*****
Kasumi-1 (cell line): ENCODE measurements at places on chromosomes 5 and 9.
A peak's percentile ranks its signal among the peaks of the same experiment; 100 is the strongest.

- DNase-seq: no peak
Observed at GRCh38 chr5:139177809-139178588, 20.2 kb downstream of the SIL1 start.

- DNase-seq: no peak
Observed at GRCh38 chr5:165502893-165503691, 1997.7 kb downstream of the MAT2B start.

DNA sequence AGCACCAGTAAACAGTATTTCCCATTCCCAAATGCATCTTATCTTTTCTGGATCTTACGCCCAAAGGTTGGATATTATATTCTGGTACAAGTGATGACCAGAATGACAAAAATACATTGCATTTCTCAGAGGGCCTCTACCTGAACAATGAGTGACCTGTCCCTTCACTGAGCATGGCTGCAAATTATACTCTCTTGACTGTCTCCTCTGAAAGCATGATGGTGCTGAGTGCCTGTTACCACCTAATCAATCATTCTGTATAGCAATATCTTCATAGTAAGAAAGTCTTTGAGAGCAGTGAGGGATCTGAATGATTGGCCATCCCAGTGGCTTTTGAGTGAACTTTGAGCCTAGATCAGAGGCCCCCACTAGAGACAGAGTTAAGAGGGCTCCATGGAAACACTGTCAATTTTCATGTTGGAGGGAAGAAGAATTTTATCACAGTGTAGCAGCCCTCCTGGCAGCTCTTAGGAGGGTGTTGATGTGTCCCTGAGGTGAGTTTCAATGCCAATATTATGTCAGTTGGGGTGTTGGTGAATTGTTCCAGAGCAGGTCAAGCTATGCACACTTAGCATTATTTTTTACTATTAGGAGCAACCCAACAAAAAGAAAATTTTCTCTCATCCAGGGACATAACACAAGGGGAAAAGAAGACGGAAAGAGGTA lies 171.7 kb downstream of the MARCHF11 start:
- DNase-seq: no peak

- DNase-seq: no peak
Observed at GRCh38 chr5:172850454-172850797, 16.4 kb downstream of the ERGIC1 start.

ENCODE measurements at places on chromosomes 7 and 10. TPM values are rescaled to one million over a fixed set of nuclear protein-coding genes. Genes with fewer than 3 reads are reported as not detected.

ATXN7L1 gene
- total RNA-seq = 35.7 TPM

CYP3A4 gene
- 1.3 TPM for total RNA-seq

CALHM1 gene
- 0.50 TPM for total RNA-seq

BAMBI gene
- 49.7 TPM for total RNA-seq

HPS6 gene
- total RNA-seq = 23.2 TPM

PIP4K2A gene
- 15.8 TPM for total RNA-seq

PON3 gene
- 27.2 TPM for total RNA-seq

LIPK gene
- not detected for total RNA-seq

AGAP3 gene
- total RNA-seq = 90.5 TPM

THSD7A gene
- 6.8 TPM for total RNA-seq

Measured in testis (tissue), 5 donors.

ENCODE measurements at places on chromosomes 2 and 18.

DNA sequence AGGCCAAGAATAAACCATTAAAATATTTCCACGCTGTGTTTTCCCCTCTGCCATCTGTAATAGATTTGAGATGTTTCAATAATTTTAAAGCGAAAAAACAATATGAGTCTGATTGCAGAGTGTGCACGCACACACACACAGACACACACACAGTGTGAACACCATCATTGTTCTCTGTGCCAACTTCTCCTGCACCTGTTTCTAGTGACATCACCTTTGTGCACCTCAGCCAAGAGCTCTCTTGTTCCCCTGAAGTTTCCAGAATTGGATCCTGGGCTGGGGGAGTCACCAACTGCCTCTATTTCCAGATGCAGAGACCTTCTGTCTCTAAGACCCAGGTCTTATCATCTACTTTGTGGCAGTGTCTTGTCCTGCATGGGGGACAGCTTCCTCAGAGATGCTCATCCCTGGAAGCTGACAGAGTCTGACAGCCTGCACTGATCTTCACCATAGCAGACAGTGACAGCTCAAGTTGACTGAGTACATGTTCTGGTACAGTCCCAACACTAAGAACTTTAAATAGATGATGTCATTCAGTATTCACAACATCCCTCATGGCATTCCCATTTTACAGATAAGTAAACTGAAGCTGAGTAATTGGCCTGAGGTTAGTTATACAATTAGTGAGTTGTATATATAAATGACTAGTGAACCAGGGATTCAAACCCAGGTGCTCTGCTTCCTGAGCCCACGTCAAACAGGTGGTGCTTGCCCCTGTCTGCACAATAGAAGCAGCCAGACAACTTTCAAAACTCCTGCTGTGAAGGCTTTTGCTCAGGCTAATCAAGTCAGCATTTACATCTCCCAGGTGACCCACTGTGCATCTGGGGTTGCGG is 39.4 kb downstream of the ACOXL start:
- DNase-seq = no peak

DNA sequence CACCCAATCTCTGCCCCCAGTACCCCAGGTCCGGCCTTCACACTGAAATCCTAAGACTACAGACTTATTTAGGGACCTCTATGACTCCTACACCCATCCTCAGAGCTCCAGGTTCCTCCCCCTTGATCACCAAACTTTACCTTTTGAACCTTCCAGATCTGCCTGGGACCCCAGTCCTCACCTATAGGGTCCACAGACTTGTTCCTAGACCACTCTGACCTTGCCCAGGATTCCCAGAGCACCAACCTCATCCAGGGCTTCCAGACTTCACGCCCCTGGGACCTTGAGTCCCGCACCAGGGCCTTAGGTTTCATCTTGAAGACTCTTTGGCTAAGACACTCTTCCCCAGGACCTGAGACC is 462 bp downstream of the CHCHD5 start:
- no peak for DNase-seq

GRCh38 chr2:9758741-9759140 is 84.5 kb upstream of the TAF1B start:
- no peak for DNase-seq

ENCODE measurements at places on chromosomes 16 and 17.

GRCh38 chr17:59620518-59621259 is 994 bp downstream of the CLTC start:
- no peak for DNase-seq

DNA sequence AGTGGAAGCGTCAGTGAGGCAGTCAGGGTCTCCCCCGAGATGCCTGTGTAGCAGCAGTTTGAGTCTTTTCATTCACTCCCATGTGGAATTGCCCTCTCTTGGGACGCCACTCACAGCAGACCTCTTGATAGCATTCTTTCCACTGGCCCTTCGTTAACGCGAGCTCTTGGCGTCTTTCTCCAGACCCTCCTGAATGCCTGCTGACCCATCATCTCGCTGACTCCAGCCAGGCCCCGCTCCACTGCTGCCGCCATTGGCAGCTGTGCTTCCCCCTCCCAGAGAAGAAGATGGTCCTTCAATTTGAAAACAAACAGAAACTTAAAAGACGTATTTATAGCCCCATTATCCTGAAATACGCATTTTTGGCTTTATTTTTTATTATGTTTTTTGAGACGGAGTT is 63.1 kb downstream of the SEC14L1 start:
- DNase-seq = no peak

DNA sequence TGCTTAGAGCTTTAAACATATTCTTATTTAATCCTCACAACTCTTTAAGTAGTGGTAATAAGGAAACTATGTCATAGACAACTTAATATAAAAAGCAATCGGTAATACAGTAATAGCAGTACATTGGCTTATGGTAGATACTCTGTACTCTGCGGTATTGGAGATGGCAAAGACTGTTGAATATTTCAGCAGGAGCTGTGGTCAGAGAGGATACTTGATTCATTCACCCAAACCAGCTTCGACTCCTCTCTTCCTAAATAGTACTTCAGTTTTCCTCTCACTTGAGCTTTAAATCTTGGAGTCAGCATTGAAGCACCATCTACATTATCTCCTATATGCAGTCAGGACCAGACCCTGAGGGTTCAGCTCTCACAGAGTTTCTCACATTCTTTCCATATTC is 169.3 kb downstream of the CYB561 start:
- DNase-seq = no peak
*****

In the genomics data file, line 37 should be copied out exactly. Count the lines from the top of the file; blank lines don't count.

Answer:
- no peak for DNase-seq